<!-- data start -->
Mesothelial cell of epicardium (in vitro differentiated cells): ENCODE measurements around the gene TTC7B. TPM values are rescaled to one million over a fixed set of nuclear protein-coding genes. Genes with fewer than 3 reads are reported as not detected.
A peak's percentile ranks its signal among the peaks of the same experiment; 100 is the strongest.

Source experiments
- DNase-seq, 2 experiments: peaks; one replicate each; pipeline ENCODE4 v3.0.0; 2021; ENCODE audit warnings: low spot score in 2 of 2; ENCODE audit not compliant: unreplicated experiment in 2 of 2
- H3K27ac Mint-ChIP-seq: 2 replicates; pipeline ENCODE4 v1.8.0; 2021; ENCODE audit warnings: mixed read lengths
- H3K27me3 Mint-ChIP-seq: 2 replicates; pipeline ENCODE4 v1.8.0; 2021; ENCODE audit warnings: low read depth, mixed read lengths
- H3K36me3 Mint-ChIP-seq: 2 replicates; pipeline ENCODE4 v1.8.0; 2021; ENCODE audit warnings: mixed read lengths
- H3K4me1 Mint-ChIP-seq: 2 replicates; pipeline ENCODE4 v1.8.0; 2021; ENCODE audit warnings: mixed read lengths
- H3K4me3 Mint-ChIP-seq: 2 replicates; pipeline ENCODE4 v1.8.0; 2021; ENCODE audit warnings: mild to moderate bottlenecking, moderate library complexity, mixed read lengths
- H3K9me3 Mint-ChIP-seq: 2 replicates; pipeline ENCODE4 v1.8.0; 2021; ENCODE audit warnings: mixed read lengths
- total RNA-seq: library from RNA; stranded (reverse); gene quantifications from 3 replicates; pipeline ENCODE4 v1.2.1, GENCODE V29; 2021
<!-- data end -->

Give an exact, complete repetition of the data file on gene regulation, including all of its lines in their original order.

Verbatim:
Mesothelial cell of epicardium (in vitro differentiated cells): ENCODE measurements around the gene TTC7B. TPM values are rescaled to one million over a fixed set of nuclear protein-coding genes. Genes with fewer than 3 reads are reported as not detected.
A peak's percentile ranks its signal among the peaks of the same experiment; 100 is the strongest.

Source experiments
- DNase-seq, 2 experiments: peaks; one replicate each; pipeline ENCODE4 v3.0.0; 2021; ENCODE audit warnings: low spot score in 2 of 2; ENCODE audit not compliant: unreplicated experiment in 2 of 2
- H3K27ac Mint-ChIP-seq: 2 replicates; pipeline ENCODE4 v1.8.0; 2021; ENCODE audit warnings: mixed read lengths
- H3K27me3 Mint-ChIP-seq: 2 replicates; pipeline ENCODE4 v1.8.0; 2021; ENCODE audit warnings: low read depth, mixed read lengths
- H3K36me3 Mint-ChIP-seq: 2 replicates; pipeline ENCODE4 v1.8.0; 2021; ENCODE audit warnings: mixed read lengths
- H3K4me1 Mint-ChIP-seq: 2 replicates; pipeline ENCODE4 v1.8.0; 2021; ENCODE audit warnings: mixed read lengths
- H3K4me3 Mint-ChIP-seq: 2 replicates; pipeline ENCODE4 v1.8.0; 2021; ENCODE audit warnings: mild to moderate bottlenecking, moderate library complexity, mixed read lengths
- H3K9me3 Mint-ChIP-seq: 2 replicates; pipeline ENCODE4 v1.8.0; 2021; ENCODE audit warnings: mixed read lengths
- total RNA-seq: library from RNA; stranded (reverse); gene quantifications from 3 replicates; pipeline ENCODE4 v1.2.1, GENCODE V29; 2021